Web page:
Students Spot Lizard and Galling Oak

Down at Kennel’s Lane Meadow SSSI last week I was joined by three of our new students; Adam, Alan and Oscar. Together we hay-cut the meadow and spotted some interesting wildlife; a common lizard and strange shaped growths on a oak tree.

After some investigation back at the office, we identified them as the distinctive oak artichoke galls. They are formed when the Andricus foecundatrix gall wasp lays a single egg in leaf buds, causing a chemically induced distortion of the bud which grows into the distinctive artichoke shape. The gall then forms a protective casing for the gall wasp larvare to develop. They are most abundant in June to September, so keep your eyes peeled.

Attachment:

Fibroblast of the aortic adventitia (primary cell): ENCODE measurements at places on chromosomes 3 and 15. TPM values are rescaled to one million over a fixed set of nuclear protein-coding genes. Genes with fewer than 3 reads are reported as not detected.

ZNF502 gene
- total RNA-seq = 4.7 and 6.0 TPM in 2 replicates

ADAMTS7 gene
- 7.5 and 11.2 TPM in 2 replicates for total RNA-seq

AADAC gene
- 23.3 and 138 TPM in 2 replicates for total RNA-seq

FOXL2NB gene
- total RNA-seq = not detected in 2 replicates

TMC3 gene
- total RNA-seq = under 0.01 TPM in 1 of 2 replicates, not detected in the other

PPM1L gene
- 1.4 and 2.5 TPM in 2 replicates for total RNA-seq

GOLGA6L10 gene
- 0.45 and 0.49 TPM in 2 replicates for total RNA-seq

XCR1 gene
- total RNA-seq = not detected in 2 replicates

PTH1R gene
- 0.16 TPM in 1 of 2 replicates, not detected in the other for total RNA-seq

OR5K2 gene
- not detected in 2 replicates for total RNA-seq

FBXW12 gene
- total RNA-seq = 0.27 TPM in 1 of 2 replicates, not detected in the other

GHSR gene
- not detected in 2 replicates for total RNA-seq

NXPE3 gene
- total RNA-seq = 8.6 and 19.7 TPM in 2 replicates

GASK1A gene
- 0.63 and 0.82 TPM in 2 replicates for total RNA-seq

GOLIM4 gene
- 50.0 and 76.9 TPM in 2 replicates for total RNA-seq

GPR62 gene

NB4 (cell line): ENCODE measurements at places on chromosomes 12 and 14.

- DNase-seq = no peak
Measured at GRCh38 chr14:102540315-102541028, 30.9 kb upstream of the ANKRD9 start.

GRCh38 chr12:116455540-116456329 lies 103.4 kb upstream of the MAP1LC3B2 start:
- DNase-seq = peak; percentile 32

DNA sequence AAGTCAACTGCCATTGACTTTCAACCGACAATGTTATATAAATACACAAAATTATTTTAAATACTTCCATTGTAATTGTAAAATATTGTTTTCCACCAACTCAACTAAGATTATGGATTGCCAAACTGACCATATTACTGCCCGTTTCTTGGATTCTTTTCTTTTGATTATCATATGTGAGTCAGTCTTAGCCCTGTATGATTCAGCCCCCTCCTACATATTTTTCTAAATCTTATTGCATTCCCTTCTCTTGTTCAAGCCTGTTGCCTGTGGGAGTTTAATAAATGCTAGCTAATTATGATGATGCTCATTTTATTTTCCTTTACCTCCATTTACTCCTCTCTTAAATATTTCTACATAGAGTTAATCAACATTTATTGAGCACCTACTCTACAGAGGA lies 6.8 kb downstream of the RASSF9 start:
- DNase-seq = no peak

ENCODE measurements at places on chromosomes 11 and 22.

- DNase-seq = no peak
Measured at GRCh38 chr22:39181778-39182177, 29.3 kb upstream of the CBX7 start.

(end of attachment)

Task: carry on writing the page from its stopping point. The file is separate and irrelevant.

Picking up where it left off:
Common Lizard

Artichoke gall on oak

Artichoke gall on oak

Ranger Stuart


About blackwatervalleycountryside

The Blackwater Valley is located on the borders of Hampshire, Surrey and Berkshire and runs for approximately 30km from the source near Aldershot, northwards to Swallowfield. At its confluence it joins the rivers Whitewater and Loddon. The Loddon eventually flows into the River Thames near Reading. Work in the Blackwater Valley is co-ordinated by the Blackwater Valley Countryside Partnership on behalf of the local authorities that border the Valley. Despite being surrounded by urban development the Valley provides an important green corridor for local residents As well as the Blackwater Valley Site of Special Scientific Interest (SSSI) and a small part of the Basingstoke Canal SSSI, three nature reserves within the Valley catchment and many other areas have been recognised for their ecological importance. The local planning authorities covering the Valley have designated 31 other areas as ‘Wildlife Sites’.
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